Syrian-regime forces backing President Bashar al-Assad have regained control of the southwestern city of Deraa and many of the surrounding towns in the Deraa Province following a 20-day offensive that began on June 19.

Rebel troops, which have controlled the area for the last three years, reached a Russian-brokered ceasefire agreement with the Assad-regime on Friday, July 6. The ceasefire has, for now, put an end to the fighting and allowed displaced inhabitants to return home.

Under the deal, pro-Assad forces will deploy along the Syrian-Jordanian border, while rebels will surrender the Nasib Border Crossing, which links Syria and Jordan, as well as give up their weapons, which began on July 14. The deal also allows for opposition militants, most of whom are members of the Southern Front alliance, to be evacuated to the rebel-controlled Idlib province in the northwest of the county or to settle their status with the regime under Russian protection. On Sunday, July 15, AFP reported that hundreds of fighters and some of their relatives began evacuating Deraa in accordance with the ceasefire agreement.

With regard to the humanitarian situation, UN humanitarian coordinator in Jordan, Anders Pederson, confirmed that tens of thousands of Deraa residents who fled to the Jordanian border have begun to return home. The relentless aerial bombardment of the Deraa province killed an estimated 200 civilians according to the UK-based Syrian Observatory for Human Rights and displaced another 320,000 people. Some 60,000 people attempted to escape into Jordan, but were denied entry. Though Jordan offered some humanitarian aid, such as food and water, it kept its border closed, explaining that it is already dealing with 1.3 million Syrian refugees and is not able to accommodate anymore. Deraa is located 13 km (8 mi) north of the Jordanian border and 90 km (56 mi) south of Damascus.

The UN agreed on July 9 that it will begin providing humanitarian aid to families affected by the conflict in southern Syria, including the regions of Deraa, Sweida, and Quneitra. Reuters reports that UN humanitarian coordinator in Syria Ali Al Zaatari stated, “[T]he living conditions of the civilians affected by the conflict in the Syrian south are currently dire.”

Russian-Backed, Pro-Assad Forces Broker Deraa Ceasefire 1

The capture of Deraa is likely a sign of the looming end to the Syrian civil war and a victory for Syrian President Bashar al-Assad. The recapture of Deraa province and the Nasib Border Crossing is of both strategic and symbolic importance the Assad regime. First, the Nasib Border Crossing is a vital trade route for Syrian exports to Jordan and the GCC countries. The Free Syrian Army and al-Nusra Front took control of the crossing in April, 2015 only to lose it three years later. Control of the crossing could allow the regime to jumpstart its economy by resuming trade with its Arab neighbors.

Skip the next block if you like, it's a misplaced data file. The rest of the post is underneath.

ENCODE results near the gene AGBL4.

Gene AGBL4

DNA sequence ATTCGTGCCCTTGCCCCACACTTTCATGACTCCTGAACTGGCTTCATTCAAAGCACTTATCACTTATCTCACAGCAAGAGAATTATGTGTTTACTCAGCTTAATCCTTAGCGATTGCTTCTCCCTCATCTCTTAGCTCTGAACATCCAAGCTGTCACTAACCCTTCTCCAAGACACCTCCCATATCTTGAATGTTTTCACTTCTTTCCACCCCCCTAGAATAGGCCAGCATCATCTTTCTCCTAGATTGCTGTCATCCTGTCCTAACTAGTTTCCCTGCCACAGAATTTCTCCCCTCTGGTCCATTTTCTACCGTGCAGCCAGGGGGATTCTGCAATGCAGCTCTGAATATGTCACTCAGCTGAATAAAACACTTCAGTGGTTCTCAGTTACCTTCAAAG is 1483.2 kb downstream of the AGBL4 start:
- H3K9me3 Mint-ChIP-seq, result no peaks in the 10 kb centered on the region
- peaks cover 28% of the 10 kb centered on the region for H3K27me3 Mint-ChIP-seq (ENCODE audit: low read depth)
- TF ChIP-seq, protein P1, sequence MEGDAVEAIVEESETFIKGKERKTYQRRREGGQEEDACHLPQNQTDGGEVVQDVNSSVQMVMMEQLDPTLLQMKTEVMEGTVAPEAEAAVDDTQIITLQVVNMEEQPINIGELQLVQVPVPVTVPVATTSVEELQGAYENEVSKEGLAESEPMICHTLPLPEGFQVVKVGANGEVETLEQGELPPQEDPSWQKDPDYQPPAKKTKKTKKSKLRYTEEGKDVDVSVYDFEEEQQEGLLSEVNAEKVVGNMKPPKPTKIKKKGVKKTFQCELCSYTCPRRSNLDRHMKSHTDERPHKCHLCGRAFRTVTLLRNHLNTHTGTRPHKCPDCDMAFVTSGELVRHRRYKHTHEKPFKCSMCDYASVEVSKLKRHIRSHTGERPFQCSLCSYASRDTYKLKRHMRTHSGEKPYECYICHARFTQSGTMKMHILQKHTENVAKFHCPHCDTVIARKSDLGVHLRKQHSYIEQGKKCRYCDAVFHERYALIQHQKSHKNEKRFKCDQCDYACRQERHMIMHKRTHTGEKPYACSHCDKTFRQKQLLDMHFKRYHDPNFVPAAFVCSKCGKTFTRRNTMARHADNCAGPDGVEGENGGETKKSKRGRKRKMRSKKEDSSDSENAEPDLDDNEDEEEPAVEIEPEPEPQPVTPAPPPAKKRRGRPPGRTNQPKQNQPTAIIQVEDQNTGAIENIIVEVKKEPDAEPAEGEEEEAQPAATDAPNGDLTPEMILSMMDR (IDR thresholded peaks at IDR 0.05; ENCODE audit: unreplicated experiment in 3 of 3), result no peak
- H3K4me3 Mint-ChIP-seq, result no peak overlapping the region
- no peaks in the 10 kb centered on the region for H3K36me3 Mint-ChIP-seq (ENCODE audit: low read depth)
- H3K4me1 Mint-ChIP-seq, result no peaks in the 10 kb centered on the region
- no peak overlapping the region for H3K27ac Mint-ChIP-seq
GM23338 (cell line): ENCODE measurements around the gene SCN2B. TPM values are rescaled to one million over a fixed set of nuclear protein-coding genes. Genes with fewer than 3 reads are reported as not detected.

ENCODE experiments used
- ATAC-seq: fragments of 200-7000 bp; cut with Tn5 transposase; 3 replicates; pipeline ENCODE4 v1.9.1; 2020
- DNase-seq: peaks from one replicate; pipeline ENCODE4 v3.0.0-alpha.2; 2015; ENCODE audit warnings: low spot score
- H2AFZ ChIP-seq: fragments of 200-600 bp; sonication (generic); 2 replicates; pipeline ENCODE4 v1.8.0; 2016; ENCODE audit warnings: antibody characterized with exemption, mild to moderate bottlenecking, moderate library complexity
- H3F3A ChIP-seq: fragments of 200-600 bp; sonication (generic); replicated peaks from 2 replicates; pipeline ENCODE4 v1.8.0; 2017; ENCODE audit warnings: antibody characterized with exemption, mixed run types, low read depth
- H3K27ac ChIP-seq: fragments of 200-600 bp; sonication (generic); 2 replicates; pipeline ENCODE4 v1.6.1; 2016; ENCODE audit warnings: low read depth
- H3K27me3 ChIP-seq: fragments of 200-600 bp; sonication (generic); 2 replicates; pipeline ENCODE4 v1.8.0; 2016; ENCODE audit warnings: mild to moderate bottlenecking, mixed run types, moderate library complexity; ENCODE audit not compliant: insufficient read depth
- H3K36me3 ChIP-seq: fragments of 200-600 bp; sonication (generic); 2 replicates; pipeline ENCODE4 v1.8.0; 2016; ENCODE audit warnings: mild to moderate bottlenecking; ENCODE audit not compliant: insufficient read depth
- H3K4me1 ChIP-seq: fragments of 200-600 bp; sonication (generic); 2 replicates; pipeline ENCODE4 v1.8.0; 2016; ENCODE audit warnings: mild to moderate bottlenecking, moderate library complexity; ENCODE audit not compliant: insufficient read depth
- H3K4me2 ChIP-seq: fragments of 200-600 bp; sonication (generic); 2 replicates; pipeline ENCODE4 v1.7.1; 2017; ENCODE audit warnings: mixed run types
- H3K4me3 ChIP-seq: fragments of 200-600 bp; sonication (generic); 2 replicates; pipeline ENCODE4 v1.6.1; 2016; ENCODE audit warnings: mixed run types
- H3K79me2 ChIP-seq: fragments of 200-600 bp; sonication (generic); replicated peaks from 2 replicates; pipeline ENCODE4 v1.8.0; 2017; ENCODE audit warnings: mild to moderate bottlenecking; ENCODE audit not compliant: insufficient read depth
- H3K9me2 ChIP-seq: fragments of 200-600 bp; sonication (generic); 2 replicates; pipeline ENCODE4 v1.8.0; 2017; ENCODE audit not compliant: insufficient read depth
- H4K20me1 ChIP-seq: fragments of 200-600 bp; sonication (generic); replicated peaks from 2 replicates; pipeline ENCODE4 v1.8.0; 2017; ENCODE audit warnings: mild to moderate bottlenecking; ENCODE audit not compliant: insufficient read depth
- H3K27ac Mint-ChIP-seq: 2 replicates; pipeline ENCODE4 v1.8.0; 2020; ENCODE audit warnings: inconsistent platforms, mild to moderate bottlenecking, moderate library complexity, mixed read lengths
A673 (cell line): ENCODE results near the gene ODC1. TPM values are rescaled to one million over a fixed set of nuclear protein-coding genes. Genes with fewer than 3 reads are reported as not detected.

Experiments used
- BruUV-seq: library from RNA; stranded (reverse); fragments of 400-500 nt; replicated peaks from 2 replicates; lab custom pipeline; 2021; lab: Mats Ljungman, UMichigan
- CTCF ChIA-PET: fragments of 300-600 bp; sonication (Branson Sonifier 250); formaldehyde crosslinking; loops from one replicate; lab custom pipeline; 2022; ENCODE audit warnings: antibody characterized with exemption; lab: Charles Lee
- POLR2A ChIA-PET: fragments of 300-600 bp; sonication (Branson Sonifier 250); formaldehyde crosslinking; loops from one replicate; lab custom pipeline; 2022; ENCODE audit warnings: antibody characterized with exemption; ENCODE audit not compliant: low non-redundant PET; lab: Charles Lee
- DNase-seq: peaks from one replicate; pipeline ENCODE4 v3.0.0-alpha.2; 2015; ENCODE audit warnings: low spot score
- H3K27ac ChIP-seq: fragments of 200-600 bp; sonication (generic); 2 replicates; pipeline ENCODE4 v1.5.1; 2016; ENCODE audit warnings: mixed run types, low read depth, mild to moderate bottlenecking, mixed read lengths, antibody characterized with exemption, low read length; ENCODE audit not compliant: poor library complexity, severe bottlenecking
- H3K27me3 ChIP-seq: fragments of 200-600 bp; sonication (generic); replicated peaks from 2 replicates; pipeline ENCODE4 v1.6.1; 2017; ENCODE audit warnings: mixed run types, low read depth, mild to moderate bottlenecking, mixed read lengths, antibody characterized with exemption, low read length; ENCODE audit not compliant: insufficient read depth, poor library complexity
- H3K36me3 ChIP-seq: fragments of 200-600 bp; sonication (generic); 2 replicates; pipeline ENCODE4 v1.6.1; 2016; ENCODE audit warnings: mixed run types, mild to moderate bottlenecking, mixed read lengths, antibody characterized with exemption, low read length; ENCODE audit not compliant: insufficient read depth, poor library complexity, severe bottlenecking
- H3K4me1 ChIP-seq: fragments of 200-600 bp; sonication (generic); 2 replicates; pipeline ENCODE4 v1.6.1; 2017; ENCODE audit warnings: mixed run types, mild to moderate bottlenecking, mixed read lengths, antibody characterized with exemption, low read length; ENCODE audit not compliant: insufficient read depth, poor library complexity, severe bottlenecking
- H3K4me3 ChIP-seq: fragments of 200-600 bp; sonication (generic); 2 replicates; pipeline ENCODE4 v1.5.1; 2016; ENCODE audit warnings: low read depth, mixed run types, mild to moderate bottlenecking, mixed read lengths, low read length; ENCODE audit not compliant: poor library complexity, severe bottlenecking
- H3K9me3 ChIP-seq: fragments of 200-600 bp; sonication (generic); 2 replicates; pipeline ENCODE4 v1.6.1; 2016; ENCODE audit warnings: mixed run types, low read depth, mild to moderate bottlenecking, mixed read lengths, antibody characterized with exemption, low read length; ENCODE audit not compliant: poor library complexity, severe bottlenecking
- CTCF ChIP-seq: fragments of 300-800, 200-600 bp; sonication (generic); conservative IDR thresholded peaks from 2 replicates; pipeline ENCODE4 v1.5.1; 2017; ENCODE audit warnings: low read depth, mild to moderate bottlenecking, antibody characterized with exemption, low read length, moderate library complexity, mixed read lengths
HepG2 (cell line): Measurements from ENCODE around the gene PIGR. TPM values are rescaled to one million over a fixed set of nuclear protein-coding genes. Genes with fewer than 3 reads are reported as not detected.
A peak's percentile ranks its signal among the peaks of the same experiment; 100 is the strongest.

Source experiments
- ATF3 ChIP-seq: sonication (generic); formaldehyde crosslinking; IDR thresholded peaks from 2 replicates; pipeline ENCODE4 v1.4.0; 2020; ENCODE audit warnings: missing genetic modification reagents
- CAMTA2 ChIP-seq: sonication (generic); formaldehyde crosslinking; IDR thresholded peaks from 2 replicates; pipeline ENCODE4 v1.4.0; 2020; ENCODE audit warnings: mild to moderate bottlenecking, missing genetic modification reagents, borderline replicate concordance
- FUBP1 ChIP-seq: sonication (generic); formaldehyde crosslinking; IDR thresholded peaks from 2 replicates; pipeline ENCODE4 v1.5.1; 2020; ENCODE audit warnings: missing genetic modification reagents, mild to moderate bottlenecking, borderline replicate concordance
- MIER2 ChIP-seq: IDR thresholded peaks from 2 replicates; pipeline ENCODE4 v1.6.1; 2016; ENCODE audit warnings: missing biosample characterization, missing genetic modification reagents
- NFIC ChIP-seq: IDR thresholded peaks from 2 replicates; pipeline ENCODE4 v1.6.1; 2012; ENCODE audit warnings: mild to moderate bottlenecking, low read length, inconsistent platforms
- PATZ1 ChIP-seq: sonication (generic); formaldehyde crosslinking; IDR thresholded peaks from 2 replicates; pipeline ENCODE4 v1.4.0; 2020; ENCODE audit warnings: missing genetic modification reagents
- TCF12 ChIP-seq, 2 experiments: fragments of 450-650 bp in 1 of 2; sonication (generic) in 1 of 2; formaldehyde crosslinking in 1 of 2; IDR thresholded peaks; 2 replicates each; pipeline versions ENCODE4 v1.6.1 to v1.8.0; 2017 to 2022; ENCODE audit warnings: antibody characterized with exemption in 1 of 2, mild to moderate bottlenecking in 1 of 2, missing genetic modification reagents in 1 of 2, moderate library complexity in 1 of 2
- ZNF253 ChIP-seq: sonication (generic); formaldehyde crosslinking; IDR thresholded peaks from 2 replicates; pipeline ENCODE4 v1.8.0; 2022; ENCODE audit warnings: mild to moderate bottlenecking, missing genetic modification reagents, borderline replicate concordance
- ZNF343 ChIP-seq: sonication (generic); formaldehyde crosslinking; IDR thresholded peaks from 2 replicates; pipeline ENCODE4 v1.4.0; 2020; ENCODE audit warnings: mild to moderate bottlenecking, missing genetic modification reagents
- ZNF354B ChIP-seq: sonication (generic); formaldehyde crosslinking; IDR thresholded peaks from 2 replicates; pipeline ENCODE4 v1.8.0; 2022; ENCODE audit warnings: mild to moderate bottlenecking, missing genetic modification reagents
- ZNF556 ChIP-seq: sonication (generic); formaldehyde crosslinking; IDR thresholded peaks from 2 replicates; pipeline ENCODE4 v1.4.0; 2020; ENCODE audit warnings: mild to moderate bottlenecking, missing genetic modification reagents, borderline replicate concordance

Deraa is symbolically important because the Syrian civil war began there in 2011. Popular protests broke out in response to the arrest of fifteen boys for painting anti-Assad graffiti. The regime’s violent crackdown on the protests set in motion the ongoing bloody civil war, which has claimed hundreds of thousands of lives and displaced millions more since 2011. The loss of Deraa is also a major psychological blow for the opposition, which similarly views the city as a symbol of the resistance.

Pro-Assad forces backed by Russia have slowly regained control of rebel strongholds throughout the nation over the last two years. In 2016, they reconquer the city of Aleppo and in 2018, took control of East Ghouta.  But both victories came at the expense of thousands of human casualties and extensive material losses.

Once Deraa province is secured, regime forces will likely move on to the northwestern Idlib province and the eastern provinces, under the control of the jihadist Hayat Tahrir al-Sham group and the Kurdish-Arab Syrian Democratic Forces (SDF) respectively. The Director of the Center for Middle East Studies at the University of Oklahoma, Professor Joshua Landis, said, “[O]nce the Daraa operation begins to wind down, Assad will move his elite troops up toward Idlib,” According to The New Arab.

An affront on the north of the country will likely be a more complicated battle, however, since Assad’s forces will have to strike a deal with Turkey over what to do with ten of thousands of rebel fighters that will likely attempt to flee into Turkey. Middle East analyst Kyle Orton agrees that once the Assad forces secure their hold on Deraa the next logical target will be Idlib, but that the Turkish military presence could complicate matters if Turkey intervenes. Turkey and Russia, however, are likely try to come to some sort of an agreement to preserve their current strategic alliance and interests in the region.

The recapture of Deraa by pro-Assad forces represents a major loss that bodes ill for the rebel prospects of winning the war. In the coming months, the Assad regime is likely further to consolidate power over rebel strongholds. Yet, though the war itself may come to a close, the cessation of fighting, unfortunately, will not necessarily equate to peace since the war has not dealt with the underlying tensions and grievances that led to the war in the first place.